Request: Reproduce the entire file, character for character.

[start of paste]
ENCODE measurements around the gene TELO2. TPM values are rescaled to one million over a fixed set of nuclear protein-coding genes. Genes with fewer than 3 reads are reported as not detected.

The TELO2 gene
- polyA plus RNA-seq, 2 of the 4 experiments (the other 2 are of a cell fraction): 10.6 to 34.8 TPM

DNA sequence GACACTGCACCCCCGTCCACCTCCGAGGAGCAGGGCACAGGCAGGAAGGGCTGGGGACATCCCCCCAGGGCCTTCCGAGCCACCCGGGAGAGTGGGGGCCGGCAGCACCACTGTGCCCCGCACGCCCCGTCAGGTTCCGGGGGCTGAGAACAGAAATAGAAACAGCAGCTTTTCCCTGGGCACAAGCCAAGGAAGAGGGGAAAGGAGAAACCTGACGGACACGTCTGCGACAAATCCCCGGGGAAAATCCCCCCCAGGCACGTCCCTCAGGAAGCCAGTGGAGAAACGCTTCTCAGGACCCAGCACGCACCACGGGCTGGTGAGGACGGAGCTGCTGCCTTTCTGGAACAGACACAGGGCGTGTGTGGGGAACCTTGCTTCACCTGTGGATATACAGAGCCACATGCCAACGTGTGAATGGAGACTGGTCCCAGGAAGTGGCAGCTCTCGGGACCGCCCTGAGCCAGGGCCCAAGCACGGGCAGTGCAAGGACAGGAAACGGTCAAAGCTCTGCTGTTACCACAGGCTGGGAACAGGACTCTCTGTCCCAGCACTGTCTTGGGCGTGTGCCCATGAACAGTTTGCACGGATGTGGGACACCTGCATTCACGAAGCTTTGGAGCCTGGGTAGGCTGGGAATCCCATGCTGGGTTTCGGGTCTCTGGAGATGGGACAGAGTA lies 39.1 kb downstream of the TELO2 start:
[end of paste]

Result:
ENCODE measurements around the gene TELO2. TPM values are rescaled to one million over a fixed set of nuclear protein-coding genes. Genes with fewer than 3 reads are reported as not detected.

The TELO2 gene
- polyA plus RNA-seq, 2 of the 4 experiments (the other 2 are of a cell fraction): 10.6 to 34.8 TPM

DNA sequence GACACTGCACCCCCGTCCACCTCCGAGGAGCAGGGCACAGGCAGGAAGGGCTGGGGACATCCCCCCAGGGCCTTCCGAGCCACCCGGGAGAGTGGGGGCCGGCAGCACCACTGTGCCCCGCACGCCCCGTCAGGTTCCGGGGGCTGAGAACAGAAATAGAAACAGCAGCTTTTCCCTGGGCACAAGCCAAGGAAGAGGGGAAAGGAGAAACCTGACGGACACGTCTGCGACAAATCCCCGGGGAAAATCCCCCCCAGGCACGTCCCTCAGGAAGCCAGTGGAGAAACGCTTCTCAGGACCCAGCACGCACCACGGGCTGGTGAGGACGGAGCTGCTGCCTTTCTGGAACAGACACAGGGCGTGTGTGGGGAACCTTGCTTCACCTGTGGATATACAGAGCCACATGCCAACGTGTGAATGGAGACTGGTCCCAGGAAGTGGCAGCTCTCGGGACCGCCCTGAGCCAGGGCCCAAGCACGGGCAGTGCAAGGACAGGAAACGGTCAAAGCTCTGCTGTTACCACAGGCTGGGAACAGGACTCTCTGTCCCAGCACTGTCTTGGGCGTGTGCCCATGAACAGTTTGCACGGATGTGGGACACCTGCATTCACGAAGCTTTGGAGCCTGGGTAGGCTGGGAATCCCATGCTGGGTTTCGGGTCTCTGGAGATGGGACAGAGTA lies 39.1 kb downstream of the TELO2 start: